With Papi, It's Complicated
My Path to Seeing My Father
Father’s Day didn’t always engender wholesome, pure thoughts and feelings, imbued with nothing but loving-kindness when I think of my childhood. None of the nurturing understanding I have aspired to offer my two children used to come up. My own complicated relationship with my dead father loomed so large in my heart that it used to feels as if I was always in a battle royale with him through the years, wrestling over every instance in which I can or should be a better father than he was, complicated by those instances when I wish I could offer my own children what he offered me.
For over thirty years, Tomás, the man murdered more than 1,500 miles away when I was a teenager, has lived inside my mind, soul, and body. When alive, he had moments. They were magnificent moments, the types of moments that inspire stories worth telling. And even though I was angry at him for creating the situation that led to his death (to this day no one in our family believes it was a random act of violence), and for planning to move us back to the Dominican Republic after we had established friendships in Louisiana, and angrier still for being a crappy weekend drunk who never got the chance to get better, I did love that man. He was Papi to me, never father in English, or Tomás in any language, god forbid, when he died.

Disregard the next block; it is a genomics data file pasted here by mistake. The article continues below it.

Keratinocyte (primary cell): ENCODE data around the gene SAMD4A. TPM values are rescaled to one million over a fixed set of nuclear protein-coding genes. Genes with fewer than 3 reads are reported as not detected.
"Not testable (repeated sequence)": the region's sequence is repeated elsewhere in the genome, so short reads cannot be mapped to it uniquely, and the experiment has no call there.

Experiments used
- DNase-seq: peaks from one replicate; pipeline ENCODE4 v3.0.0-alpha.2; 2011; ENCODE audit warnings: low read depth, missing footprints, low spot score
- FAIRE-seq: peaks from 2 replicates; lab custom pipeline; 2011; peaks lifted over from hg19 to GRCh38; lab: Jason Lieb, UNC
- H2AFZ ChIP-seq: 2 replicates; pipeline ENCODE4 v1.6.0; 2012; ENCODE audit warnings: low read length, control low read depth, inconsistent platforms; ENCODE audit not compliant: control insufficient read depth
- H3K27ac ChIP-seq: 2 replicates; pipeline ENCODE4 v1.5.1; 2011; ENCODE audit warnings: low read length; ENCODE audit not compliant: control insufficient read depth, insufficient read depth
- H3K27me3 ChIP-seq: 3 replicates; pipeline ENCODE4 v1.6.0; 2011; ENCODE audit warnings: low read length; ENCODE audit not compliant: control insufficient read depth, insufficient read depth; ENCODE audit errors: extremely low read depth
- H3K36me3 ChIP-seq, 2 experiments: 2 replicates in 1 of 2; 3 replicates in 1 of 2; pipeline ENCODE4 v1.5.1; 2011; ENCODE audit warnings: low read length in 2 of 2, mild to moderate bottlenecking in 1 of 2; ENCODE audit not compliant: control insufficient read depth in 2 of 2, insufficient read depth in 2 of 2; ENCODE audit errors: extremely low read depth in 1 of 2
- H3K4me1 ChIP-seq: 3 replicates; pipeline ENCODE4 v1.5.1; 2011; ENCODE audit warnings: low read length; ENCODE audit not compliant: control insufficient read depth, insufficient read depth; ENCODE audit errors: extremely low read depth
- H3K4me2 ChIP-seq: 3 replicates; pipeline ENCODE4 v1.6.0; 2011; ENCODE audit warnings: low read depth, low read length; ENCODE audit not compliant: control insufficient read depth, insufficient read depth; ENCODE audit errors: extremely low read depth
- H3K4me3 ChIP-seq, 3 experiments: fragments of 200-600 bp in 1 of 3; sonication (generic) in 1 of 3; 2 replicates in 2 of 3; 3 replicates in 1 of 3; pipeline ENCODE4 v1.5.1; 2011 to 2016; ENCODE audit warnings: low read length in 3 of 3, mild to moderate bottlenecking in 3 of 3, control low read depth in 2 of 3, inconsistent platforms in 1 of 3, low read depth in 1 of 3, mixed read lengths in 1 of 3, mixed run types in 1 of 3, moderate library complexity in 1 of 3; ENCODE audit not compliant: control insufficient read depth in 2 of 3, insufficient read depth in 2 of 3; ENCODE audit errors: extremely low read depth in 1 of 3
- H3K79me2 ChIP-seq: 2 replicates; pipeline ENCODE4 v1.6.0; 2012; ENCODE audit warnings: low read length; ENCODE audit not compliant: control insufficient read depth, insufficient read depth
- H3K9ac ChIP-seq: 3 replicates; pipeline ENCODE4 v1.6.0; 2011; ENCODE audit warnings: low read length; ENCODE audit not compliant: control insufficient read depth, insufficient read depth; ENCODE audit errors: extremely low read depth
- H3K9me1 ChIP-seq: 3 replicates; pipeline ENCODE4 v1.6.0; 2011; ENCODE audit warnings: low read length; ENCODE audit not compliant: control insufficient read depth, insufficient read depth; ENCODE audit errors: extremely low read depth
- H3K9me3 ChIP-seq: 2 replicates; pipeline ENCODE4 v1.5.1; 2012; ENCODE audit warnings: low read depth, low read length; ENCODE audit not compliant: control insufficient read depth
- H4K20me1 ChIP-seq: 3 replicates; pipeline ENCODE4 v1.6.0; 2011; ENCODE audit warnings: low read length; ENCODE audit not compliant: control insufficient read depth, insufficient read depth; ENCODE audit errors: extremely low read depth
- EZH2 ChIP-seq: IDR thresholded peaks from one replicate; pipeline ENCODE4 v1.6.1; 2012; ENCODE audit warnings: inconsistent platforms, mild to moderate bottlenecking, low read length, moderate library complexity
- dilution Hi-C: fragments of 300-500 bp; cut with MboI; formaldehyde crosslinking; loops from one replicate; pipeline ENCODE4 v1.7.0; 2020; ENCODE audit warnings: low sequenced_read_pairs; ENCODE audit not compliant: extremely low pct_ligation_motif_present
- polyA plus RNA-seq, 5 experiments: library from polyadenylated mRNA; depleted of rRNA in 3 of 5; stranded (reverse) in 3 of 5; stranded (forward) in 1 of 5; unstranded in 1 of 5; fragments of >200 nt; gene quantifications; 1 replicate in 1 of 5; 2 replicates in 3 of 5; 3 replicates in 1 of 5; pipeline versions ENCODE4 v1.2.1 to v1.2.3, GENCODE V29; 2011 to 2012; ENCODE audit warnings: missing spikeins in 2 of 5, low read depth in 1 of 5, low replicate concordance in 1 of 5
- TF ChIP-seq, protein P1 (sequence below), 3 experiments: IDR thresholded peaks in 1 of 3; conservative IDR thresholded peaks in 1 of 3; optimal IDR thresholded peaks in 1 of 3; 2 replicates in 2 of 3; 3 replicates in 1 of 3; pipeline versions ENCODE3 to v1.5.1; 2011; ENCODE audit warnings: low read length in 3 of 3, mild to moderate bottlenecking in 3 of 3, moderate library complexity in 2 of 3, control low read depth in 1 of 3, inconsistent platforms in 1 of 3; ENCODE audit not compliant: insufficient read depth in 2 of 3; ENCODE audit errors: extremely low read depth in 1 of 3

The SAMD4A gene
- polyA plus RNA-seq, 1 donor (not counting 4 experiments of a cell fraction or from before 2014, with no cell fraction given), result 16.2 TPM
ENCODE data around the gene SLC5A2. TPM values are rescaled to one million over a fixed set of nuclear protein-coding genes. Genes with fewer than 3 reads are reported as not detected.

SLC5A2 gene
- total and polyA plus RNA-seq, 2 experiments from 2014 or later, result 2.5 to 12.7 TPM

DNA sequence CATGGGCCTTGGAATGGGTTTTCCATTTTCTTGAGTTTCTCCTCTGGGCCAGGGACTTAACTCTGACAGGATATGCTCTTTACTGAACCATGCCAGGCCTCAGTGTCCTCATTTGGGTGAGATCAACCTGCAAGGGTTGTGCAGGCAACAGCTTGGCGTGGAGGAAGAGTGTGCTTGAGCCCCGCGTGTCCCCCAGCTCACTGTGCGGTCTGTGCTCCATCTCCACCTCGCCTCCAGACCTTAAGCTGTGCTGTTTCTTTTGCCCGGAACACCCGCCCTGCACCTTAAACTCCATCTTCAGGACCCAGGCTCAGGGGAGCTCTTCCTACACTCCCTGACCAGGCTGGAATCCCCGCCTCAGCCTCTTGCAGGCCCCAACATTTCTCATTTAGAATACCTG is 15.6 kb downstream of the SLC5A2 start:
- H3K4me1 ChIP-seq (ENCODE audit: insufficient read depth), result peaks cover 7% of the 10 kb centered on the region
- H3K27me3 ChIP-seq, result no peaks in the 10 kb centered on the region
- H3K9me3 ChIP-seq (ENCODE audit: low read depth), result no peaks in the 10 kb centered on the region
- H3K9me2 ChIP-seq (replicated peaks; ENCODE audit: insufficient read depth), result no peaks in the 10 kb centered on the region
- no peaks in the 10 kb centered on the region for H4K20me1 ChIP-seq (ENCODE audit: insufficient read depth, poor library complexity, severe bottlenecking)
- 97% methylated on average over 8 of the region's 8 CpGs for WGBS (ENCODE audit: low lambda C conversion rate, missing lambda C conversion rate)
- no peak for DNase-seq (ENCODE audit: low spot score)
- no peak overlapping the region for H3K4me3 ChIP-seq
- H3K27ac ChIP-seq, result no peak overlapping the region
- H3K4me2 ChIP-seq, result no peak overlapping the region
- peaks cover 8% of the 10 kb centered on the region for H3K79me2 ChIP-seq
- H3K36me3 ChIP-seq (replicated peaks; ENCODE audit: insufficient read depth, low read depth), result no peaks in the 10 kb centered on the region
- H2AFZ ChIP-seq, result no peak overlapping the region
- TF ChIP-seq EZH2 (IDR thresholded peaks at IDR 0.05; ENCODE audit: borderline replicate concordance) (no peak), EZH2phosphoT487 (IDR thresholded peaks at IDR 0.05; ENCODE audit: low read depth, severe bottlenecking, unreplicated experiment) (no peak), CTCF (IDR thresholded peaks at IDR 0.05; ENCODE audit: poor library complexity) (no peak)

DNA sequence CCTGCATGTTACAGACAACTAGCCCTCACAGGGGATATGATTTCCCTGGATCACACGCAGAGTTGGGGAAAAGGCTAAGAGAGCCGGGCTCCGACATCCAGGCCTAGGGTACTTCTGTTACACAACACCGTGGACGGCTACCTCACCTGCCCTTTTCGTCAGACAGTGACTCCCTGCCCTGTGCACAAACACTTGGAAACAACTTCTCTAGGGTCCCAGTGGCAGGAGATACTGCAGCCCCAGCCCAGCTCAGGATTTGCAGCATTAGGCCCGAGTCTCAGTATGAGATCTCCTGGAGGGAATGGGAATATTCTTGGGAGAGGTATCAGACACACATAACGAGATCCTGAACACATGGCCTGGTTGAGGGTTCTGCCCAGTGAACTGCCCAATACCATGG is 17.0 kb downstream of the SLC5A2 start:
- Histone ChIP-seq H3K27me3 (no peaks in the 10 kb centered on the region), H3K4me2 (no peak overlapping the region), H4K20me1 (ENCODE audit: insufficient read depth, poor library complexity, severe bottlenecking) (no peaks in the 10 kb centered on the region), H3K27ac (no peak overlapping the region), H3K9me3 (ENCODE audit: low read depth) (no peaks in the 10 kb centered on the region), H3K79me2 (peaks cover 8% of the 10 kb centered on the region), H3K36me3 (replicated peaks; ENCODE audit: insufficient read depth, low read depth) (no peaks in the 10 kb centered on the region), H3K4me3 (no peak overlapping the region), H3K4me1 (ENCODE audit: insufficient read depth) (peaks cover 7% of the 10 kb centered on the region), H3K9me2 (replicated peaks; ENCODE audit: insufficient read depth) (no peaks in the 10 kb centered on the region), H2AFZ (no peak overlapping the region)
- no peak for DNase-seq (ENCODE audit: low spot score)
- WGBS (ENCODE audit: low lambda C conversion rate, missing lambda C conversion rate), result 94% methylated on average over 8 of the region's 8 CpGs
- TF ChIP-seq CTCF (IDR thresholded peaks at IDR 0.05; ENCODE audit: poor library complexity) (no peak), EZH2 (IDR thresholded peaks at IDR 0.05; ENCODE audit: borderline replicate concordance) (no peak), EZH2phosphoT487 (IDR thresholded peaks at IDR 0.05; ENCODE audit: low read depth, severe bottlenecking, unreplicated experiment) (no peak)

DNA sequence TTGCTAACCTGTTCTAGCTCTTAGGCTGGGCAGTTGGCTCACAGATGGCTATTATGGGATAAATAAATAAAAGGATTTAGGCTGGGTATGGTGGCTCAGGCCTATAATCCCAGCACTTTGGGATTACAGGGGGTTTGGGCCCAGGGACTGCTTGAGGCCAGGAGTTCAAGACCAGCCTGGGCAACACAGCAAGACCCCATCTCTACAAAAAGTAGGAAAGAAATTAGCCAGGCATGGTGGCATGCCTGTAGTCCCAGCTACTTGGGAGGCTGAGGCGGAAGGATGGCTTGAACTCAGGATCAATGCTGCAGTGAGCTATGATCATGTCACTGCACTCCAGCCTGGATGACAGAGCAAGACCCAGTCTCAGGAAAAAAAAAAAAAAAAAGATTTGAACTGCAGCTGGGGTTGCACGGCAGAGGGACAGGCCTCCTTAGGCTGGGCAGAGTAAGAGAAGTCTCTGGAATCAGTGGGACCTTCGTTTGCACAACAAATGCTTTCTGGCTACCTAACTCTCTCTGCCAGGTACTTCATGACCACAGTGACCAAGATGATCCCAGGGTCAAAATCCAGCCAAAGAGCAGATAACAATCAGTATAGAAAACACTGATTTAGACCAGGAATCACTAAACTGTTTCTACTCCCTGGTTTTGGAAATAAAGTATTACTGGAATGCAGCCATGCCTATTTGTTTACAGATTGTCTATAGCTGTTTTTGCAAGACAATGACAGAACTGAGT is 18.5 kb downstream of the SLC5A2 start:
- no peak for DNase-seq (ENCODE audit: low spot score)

But what is love if it doesn’t include forgiveness? If I continue to love him, as I believe I do, then it must include forgiveness, even for crappy fathers such as he, who are part-time wonderful. I can’t speak for my mother or my siblings, but I found within me the ability to forgive him in 2009 when I took a solo trip back to our birthplace. It was the father-son trip we never had a chance to take, yet he was there, especially when I finally met some of his family for the first time in my life.